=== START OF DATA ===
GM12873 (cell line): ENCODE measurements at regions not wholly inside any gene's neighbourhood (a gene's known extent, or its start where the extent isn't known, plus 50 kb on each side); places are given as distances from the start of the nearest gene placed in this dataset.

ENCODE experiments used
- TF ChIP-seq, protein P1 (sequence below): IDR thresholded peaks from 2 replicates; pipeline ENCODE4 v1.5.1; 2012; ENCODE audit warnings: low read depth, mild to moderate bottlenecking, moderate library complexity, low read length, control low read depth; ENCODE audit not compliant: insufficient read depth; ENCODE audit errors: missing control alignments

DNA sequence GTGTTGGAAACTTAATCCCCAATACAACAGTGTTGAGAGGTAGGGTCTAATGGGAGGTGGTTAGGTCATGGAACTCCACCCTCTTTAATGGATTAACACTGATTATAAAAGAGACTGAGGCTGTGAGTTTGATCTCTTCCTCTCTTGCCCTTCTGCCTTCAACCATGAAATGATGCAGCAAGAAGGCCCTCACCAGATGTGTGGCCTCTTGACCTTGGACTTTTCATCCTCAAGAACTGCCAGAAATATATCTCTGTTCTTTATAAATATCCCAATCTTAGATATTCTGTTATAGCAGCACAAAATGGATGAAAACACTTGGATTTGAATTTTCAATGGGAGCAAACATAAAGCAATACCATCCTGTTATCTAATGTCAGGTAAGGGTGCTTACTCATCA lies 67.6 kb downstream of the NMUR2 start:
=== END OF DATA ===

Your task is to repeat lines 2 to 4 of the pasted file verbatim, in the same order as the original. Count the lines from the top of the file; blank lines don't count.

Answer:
ENCODE experiments used
- TF ChIP-seq, protein P1 (sequence below): IDR thresholded peaks from 2 replicates; pipeline ENCODE4 v1.5.1; 2012; ENCODE audit warnings: low read depth, mild to moderate bottlenecking, moderate library complexity, low read length, control low read depth; ENCODE audit not compliant: insufficient read depth; ENCODE audit errors: missing control alignments

DNA sequence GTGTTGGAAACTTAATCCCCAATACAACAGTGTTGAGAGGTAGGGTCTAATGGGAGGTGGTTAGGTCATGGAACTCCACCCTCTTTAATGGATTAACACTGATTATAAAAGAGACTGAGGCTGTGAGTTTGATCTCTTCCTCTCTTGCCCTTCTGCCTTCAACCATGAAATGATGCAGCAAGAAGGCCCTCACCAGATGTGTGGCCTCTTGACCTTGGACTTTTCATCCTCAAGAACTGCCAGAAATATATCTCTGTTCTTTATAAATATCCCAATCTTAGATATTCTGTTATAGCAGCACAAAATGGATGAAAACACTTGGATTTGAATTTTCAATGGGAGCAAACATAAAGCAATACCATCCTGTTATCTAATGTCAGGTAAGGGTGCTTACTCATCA lies 67.6 kb downstream of the NMUR2 start: